GERS 2020

The release of the yearly Government Expenditure and Revenue Scotland (GERS) report is one of the most intensely debated topics within the Scottish constitutional question. The debate on this report exists in two parts. Firstly, on the methodology of the report itself and how accurately it represents the Scottish economy within the UK. Secondly, what the data suggests is what an independent Scotland’s fiscal balance could look like and what challenges this could entail.

These two debates lead to a healthy and largely informative discussion that introduce activists to new macroeconomic concepts. Alas, the debate also reinforces orthodox economic language and misleading claims that exist on both sides of the debate. This fundamentally comes from a misunderstanding how the macroeconomic system works in the UK today. Responding to these issues will be the main purpose of this article, whilst leaving room to discuss methodology in the future.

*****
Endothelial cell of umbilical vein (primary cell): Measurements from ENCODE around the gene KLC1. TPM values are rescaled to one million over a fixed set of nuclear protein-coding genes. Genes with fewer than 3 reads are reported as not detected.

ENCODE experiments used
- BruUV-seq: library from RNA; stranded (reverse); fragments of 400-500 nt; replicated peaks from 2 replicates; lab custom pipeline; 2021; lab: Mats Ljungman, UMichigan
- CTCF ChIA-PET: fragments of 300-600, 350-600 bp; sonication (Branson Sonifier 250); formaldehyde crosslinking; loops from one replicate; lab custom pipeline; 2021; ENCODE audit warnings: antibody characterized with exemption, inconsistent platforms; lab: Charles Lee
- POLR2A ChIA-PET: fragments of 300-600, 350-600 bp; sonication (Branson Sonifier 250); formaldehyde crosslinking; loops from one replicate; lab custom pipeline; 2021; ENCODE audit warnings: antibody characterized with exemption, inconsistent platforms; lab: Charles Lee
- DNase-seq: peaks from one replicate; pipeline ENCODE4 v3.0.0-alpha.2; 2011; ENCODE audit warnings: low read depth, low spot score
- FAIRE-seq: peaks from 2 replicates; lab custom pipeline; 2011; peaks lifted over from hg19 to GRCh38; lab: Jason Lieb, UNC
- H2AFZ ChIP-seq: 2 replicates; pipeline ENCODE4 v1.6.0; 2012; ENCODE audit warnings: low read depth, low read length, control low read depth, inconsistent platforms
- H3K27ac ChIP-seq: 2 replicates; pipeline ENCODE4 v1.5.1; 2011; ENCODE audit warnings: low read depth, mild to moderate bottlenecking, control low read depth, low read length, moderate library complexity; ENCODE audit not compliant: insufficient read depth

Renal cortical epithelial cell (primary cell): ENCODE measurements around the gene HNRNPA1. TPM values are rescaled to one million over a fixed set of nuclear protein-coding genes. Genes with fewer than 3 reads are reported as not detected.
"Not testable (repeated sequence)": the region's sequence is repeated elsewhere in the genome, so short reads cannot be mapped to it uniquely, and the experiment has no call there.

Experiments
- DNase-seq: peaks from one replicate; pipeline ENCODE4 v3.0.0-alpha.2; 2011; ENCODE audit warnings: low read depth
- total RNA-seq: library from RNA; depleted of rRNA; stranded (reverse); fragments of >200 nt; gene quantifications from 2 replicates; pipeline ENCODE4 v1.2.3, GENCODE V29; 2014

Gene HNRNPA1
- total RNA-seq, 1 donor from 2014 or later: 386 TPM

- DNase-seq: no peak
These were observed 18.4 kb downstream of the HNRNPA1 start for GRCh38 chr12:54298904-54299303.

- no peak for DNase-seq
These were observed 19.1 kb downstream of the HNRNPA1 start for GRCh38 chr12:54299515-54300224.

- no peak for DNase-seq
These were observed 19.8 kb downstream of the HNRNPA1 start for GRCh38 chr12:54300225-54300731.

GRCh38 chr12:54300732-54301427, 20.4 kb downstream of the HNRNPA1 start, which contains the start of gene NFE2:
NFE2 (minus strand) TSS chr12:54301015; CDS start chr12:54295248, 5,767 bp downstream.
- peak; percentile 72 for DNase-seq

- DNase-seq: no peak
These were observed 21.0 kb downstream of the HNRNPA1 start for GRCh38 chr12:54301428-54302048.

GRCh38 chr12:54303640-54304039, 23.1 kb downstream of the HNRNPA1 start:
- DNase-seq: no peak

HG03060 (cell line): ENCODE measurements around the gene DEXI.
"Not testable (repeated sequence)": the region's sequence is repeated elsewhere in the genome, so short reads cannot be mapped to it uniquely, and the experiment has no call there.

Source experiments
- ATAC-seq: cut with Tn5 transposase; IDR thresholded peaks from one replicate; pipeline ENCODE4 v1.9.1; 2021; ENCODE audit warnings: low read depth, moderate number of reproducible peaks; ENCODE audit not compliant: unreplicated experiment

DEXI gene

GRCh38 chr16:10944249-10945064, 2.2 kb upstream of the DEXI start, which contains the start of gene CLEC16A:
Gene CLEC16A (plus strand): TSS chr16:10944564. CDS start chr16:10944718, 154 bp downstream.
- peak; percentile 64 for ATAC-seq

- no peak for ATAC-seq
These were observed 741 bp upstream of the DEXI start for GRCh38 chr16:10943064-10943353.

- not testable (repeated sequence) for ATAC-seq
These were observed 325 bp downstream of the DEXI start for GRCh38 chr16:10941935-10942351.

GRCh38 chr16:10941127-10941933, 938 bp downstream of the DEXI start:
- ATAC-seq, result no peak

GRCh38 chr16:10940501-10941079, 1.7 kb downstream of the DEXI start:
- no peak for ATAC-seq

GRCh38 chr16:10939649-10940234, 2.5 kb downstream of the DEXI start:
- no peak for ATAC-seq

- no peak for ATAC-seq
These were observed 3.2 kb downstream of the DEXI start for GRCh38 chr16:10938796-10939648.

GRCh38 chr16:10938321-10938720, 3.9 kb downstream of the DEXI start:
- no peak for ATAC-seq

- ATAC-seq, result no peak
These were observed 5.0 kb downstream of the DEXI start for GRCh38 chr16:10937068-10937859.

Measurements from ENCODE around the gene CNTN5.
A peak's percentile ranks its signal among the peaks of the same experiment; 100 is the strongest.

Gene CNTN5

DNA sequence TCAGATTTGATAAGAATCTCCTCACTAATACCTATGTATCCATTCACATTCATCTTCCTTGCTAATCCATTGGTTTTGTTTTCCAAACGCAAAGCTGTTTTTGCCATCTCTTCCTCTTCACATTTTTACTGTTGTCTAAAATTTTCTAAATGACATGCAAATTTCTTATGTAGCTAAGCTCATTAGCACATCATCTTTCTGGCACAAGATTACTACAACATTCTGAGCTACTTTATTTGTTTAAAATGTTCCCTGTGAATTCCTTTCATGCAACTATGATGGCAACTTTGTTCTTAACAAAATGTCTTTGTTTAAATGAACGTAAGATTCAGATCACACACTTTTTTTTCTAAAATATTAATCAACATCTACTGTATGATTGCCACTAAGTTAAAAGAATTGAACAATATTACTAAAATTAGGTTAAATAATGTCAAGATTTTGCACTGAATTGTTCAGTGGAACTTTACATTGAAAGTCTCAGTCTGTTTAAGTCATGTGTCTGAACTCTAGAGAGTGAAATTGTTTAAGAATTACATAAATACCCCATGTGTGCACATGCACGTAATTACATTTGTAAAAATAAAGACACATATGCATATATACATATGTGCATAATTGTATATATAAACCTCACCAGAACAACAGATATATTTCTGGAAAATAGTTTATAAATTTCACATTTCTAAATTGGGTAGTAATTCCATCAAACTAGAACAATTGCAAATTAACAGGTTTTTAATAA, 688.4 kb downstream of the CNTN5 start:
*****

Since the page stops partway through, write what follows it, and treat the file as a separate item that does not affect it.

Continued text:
GERS functions as a positive advertisement for membership of the UK because its data suggests that Scotland is subsidised by other UK regions. The argument that follows is that Scotland’s notional deficit, which as part of the UK was £15.1 billion in 20